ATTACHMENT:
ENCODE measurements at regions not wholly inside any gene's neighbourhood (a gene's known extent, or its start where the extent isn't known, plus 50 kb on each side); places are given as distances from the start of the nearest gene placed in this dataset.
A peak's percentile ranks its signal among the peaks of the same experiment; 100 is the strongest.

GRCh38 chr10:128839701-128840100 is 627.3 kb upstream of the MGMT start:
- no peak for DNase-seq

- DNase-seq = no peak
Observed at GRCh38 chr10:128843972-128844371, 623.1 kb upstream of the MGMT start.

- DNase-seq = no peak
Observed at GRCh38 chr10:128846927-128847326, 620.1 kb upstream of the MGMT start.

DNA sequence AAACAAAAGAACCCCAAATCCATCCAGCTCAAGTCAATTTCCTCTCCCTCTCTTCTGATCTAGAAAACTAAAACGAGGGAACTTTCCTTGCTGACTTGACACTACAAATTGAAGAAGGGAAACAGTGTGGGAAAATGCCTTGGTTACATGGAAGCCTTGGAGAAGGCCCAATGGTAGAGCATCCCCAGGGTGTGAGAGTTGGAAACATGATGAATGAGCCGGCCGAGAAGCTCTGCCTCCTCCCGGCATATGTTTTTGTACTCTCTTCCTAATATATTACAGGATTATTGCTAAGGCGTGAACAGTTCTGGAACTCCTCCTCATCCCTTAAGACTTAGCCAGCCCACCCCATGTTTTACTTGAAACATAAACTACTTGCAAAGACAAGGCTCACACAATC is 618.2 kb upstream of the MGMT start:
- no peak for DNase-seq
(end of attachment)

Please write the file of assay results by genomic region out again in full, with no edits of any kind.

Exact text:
ENCODE measurements at regions not wholly inside any gene's neighbourhood (a gene's known extent, or its start where the extent isn't known, plus 50 kb on each side); places are given as distances from the start of the nearest gene placed in this dataset.
A peak's percentile ranks its signal among the peaks of the same experiment; 100 is the strongest.

GRCh38 chr10:128839701-128840100 is 627.3 kb upstream of the MGMT start:
- no peak for DNase-seq

- DNase-seq = no peak
Observed at GRCh38 chr10:128843972-128844371, 623.1 kb upstream of the MGMT start.

- DNase-seq = no peak
Observed at GRCh38 chr10:128846927-128847326, 620.1 kb upstream of the MGMT start.

DNA sequence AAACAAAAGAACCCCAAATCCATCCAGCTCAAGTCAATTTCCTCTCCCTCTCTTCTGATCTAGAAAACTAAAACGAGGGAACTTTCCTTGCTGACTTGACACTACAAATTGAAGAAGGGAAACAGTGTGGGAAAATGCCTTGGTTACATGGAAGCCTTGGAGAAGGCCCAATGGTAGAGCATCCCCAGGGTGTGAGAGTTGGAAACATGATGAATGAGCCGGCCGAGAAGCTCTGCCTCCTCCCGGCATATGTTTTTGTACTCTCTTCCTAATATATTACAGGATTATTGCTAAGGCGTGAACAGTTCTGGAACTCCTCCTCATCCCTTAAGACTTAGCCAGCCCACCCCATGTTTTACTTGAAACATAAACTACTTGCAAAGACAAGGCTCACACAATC is 618.2 kb upstream of the MGMT start:
- no peak for DNase-seq